Sunday, June 12, 2011

7 Steps To Promoting Your Event Through Social Media

Here's seven ways to get social media working for you when it comes to promoting your event:
  • Set up your social media infrastructure by opening accounts on popular platforms such as Facebook,Twitter, YouTube and Linked-in. Also search for and open accounts in chat rooms, forums and other niche digital areas where potential audiences for your event gather online.
  • Monitor the conversations on these platforms to identify the opinion shapers, what content is carried, what topics are popular and how people express themselves. Generally six to eight week monitoring period is sufficient to get a good understanding of how a site really works.
  • Provide advice on your upcoming event plus educational content on the issue it is associated with. Do this through your own social media accounts, post information to others that support you as well as any forums and links you share with others.
  • Contribute information about your event on a regular basis while avoiding the perception of either dominating the conversation or appearing boring. Change the wording of your updates so content arrives fresh every time it is posted. 
  •  Be prepared to answer questions about the content you post or additional event information people may request.
  •  Link all your digital accounts so information posted to one platform automatically migrates to others. In most cases this simply involves checking the account settings sections of your Facebook, Twitter or other accounts.
Above all successful promotion means keeping the conversation going, sharing your thoughts and being open to feedback. 

Credit to the Cvent authors of the recently released Event Marketing 2.0 e-book.

5 Reasons To Use Social Media For Events

What are the benefits in using social media to promote events?
  • People on social media platforms can network before, during and after the event and build a richer personal experience.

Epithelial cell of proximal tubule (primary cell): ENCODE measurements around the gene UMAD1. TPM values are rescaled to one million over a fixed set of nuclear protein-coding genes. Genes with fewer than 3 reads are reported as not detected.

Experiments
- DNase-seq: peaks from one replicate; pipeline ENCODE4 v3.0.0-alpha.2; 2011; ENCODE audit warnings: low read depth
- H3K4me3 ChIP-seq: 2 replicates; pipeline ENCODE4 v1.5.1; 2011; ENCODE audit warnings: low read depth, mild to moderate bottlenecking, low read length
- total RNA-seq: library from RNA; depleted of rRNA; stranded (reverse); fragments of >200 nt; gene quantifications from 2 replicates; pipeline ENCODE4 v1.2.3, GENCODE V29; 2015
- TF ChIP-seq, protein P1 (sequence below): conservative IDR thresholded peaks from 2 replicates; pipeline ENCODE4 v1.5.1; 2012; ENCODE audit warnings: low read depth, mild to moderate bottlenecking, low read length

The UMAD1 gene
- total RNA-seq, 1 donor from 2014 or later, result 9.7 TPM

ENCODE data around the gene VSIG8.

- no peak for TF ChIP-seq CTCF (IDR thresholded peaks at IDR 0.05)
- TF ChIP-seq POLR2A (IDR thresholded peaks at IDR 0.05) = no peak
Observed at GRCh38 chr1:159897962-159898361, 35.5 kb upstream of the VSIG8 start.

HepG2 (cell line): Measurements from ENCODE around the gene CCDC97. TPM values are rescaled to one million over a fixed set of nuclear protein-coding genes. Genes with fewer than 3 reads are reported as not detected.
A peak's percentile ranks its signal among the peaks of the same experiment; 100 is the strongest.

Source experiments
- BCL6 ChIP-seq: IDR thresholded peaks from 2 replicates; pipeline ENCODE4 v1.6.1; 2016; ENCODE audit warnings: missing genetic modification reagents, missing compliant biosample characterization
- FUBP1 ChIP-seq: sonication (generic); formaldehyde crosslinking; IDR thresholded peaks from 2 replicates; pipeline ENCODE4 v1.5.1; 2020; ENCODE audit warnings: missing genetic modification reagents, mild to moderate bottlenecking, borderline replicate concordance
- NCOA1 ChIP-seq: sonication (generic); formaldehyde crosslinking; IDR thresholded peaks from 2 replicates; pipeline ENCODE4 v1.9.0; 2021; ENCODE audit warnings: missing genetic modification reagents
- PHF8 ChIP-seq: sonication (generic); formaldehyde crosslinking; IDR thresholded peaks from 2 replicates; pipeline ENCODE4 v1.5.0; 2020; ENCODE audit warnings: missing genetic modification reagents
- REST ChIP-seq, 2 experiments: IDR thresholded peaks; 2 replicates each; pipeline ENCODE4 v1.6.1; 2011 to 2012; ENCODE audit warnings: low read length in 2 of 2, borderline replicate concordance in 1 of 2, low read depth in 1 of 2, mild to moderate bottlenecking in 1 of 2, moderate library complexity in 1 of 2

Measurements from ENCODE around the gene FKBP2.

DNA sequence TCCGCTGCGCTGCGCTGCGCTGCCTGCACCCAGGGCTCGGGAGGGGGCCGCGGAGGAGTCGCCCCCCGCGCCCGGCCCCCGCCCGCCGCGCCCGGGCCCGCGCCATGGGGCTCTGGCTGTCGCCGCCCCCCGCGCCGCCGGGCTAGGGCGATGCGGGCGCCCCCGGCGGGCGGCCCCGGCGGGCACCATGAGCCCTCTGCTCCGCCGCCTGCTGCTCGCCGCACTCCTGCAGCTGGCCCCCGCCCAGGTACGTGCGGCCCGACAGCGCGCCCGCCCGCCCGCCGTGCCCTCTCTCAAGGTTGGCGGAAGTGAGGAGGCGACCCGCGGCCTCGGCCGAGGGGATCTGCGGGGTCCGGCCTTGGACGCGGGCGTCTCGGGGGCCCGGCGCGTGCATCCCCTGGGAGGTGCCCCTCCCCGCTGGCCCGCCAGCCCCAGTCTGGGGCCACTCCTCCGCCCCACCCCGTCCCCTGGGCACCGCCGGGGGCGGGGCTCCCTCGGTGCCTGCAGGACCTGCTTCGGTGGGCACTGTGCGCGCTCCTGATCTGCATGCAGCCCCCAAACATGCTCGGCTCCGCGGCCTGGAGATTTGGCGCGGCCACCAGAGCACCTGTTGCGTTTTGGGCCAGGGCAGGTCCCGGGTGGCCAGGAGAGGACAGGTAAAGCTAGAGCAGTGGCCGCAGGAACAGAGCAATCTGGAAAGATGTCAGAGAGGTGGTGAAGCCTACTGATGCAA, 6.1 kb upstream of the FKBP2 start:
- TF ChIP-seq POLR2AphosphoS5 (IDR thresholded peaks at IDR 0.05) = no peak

• Planners can share educational content on their issue in the lead up to an event on social media platforms. And after the event this content remains as an online library.
  •  You can get feedback on the planning and execution of your event to make future activities even better.
  • You can crowd source for creative ideas from friends and followers to find that 'wow' factor that makes your event different and engaging. 
  • Social media platforms provide another and cheaper way to reach people beyond advertising, fliers etc. Word of mouth through social media platforms can potentially reach anyone anywhere.
Credit to the Cvent authors of the recently released Event Marketing 2.0 e-book.

Saturday, June 4, 2011

Science Of Twitter and Facebook Updates

Last week the US PR podcast "On The Record" interviewed Dan Zarrella of Hubspot about the science of timing Facebook and Twitter updates. 

Zarrella has studied when people are most effective on these platforms by drawing on data from two years of quantitative research.Although his material mostly covers US data, it reveals interesting insights, particularly about Twitter.  It seems:

•You stand a better chance of getting your content retweeted, if you tweet later in the day or on a Friday.

•To get click throughs, Thursday and Friday are popular days to sprinkle links in your tweets. 

•When tweeting your own content, it's OK to tweet the same information multiple times. For example tweet once in the morning, in the afternoon and then again in the evening. This exposes your message to the greatest number of people, many of whom may miss your original tweet. However the trick is to change the wording of each tweet over the course of the day so, although information is the same, each post appears slightly different.

Zarrella's Facebook insights are also interesting:

•Avoid posting too often to Facebook because feeds tend to stay around a lot longer on this platform than Twitter and you can annoy people by updating too frequently. Twitter users tend to have more followers than Facebook friends so Facebook posts come through an account at a slower rate and are visible longer. 

•People who post once every other day seem to attract more friends. 

When brands publish on weekends they tend to get more "likes" because apparently there is less competition from other brands as business updates slow over the weekend. 

•Videos tend to work much better on Facebook because they are easier to watch than on Twitter. 

It would be interesting to see Australian stats on the how's and when's of engaging others on-line.

Credit to Eric Schwartzman and Dan Zarrella.